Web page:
· In his first Christmas message Pope Francis invites humanity to free itself of every form of violence ·
As 2013 draws to a close, Pope Francis reviewed some of the saddest pages of the year before invoking the gift of peace upon the city of Rome and upon the world. Peace, which he said is the fruit the common and united commitment of all people, without distinction.
On the occasion of his first Urbi et Orbi message, the Pope stepped out onto the Loggia in the simplicity of his white cassock and spoke strong words. He reminded everyone that peace “is not a balance of opposing forces”, nor is it “a lovely façade which conceals conflicts and divisions”. Peace, he said, calls for daily commitment; and making peace requires that all men be united in building this work of art. It was no accident that he boldly stated that “peace is an art”. For it must be fashioned and forged by men's hands, hands “warmed by the tenderness of God”. We need to seek out his caresses which “do not harm us” but rather “give us peace and strength”.
Remaining united for peace seemed to be the watchword for Christmas 2013. At Holy Mass on Christmas Eve, Pope Francis renewed his invitation to walk together to illumine man's future with the light of God. However walking together, as the Pontiff clearly note, does not mean being transformed into a people who goes astray. Rather, it means going to Jesus in order that he might lead us into the Promised Land.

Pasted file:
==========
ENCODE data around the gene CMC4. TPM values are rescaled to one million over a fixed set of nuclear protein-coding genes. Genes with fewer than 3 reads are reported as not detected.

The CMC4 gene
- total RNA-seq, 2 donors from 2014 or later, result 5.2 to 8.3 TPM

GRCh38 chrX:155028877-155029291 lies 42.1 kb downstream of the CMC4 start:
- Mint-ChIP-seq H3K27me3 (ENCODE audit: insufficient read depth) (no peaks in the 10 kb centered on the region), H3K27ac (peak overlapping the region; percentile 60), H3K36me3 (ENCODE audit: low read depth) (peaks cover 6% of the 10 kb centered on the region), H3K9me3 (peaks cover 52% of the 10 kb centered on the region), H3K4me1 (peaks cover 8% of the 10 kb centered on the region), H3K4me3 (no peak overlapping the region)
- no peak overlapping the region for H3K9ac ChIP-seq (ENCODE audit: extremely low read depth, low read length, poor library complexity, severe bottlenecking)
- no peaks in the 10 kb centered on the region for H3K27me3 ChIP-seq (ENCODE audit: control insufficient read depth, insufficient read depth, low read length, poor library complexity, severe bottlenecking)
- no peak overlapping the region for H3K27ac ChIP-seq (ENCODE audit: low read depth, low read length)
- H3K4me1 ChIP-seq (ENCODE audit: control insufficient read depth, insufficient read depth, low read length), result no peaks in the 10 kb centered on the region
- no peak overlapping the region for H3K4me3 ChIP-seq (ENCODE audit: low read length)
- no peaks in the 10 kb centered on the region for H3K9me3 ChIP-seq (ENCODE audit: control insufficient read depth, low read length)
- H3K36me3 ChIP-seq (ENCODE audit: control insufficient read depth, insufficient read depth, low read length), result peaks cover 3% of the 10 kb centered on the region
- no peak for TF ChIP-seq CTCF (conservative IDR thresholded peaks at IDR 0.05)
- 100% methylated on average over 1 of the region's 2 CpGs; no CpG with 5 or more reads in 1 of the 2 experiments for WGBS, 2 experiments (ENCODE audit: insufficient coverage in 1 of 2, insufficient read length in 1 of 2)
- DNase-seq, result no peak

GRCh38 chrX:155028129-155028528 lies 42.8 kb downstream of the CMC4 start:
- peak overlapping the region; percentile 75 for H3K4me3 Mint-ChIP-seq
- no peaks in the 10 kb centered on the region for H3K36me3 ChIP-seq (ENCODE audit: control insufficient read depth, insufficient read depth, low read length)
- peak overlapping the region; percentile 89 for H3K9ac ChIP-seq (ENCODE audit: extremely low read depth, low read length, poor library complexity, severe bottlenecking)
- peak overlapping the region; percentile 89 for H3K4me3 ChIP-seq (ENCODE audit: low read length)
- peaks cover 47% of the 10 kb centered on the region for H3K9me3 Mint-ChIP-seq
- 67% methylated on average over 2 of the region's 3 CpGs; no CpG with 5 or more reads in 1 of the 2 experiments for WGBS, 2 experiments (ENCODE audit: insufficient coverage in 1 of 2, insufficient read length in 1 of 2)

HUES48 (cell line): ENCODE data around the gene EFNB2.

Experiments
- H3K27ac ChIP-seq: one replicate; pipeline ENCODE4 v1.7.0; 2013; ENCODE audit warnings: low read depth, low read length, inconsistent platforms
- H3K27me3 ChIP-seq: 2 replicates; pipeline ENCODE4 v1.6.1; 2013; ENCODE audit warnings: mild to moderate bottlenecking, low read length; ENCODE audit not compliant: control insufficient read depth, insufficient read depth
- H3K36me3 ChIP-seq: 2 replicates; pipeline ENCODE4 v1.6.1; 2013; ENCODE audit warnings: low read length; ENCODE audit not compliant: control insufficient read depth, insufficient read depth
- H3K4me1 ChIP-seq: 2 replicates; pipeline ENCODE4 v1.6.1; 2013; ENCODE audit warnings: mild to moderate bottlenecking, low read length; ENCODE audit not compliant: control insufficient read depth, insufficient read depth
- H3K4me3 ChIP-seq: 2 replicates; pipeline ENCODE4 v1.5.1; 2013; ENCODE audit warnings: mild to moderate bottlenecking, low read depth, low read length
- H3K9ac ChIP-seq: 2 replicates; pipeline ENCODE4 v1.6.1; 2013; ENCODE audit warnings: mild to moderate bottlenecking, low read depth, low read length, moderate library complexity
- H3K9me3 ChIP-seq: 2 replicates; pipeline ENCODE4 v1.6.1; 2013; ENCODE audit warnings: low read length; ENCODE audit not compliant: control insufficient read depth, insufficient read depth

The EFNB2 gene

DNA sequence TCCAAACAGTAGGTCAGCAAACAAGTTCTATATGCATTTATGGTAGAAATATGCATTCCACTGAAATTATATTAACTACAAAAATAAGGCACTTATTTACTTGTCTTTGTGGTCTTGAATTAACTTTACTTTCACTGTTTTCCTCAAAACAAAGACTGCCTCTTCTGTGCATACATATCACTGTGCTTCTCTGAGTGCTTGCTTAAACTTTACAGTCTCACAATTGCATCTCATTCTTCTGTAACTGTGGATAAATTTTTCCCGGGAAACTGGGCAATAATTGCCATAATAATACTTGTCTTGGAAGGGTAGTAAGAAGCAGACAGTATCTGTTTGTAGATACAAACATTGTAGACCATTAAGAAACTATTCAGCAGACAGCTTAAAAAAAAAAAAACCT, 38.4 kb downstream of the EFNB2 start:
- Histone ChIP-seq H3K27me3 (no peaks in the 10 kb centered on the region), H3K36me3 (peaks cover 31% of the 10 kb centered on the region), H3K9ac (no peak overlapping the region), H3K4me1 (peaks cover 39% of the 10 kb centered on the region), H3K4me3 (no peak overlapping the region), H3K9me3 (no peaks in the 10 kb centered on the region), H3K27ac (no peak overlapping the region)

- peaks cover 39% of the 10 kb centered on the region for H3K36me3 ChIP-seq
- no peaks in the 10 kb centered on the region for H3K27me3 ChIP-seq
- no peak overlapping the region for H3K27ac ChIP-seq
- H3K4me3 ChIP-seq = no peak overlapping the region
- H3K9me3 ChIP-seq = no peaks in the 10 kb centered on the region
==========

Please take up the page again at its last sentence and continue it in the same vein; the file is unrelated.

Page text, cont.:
The journey is a difficult one fraught with painful tragedies. In his Urbi et Orbi Message on Christmas Day, Pope Francis recalled the most tragic events of the year: the suffering of the Syrian people; the plight of the “often forgotten and overlooked” people of Central African Republic; the victims in South Sudan where tensions are threatening peaceful coexistence in the young state; and the victims of religious intolerance in so many, indeed in too many countries in the world. As the Pope noted prior to praying the Angelus with faithful gathered in St Peter's Square on the December 26th Feast of the Church's first martyr St Stephen, today more and more Christians are “unjustly accused and made the objects of various kinds of violence. “Unfortunately,” the Pope said, “I am sure they are more numerous today than in the early days of the Church”. We need to pray for them. However, this is not enough, he said. We also need to ensure that religious liberty is guaranteed for all believers, not just on paper, for in many countries which profess to protect such rights, “especially Christians face restrictions and discrimination”.
St. Peter’s Square
Feb. 25, 2020
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